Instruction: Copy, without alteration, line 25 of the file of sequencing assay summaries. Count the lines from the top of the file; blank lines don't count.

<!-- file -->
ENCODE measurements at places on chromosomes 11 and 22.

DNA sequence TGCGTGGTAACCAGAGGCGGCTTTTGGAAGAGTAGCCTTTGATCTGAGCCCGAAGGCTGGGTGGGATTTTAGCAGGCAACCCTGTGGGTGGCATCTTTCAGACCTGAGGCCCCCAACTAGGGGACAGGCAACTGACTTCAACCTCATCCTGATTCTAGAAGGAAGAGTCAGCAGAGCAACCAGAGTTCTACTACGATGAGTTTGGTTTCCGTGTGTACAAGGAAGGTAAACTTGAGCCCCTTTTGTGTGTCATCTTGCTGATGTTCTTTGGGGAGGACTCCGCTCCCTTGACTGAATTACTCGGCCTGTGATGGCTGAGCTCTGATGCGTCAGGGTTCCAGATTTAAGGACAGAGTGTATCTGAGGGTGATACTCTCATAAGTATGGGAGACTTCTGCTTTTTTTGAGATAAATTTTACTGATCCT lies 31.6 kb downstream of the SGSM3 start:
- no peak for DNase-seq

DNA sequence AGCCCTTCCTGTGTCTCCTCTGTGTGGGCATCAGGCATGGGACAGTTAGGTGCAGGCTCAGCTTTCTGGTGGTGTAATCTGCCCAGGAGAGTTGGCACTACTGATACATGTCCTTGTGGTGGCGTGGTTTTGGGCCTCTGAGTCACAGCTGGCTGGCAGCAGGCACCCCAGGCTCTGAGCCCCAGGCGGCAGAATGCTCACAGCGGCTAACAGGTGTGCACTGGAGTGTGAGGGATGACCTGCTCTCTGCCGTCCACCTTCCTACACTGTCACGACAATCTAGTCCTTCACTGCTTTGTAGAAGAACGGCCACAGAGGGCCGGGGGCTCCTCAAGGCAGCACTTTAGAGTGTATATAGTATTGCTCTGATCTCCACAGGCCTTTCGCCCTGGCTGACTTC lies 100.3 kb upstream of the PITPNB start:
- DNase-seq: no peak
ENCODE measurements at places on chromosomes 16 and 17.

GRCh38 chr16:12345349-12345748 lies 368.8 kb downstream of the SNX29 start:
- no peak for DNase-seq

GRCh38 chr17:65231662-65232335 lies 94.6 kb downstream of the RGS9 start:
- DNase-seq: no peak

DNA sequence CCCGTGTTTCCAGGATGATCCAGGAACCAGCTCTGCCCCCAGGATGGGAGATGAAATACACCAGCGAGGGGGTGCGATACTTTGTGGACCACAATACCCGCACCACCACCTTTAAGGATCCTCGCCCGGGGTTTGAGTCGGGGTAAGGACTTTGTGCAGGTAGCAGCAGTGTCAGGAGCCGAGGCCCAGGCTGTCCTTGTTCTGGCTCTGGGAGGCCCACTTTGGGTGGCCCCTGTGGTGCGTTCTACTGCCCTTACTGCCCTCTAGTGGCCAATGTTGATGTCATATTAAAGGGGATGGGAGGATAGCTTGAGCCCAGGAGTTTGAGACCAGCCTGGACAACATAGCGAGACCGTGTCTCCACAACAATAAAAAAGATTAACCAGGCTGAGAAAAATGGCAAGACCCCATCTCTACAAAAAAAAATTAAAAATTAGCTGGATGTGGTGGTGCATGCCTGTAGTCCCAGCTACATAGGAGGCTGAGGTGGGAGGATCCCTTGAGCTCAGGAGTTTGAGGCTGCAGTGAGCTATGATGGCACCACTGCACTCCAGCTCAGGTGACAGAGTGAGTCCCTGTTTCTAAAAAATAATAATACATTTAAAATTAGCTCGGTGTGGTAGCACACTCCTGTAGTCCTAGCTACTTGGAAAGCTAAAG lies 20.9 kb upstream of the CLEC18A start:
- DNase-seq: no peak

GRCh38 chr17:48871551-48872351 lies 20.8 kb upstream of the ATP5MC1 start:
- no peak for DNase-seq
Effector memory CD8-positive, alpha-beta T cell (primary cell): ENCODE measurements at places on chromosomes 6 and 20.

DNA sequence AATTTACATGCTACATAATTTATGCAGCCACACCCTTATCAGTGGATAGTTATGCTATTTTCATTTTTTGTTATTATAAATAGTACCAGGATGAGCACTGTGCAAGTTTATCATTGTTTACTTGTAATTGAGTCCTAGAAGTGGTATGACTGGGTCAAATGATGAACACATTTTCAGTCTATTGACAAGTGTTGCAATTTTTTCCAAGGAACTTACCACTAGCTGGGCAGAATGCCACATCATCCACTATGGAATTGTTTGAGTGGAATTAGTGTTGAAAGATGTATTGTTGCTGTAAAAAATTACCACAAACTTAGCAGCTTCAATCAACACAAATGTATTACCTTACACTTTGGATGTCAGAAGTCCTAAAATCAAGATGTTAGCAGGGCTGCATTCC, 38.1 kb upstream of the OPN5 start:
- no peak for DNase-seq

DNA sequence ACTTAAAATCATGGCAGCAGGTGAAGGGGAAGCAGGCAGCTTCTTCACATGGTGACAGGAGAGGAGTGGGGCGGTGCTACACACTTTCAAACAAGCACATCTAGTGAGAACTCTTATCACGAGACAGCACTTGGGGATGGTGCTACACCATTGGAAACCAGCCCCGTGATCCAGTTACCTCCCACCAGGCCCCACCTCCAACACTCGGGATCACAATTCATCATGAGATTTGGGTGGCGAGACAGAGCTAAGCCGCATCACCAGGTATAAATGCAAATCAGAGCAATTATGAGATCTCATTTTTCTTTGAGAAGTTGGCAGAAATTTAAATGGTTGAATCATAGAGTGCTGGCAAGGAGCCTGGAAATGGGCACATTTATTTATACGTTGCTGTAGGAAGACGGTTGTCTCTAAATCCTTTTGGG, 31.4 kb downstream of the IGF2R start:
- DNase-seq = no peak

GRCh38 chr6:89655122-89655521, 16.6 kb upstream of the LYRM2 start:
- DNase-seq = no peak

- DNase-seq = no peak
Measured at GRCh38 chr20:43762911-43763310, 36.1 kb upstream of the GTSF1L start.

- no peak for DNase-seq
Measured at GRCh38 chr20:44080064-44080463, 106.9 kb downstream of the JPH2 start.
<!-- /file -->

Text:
Measured at GRCh38 chr20:44080064-44080463, 106.9 kb downstream of the JPH2 start.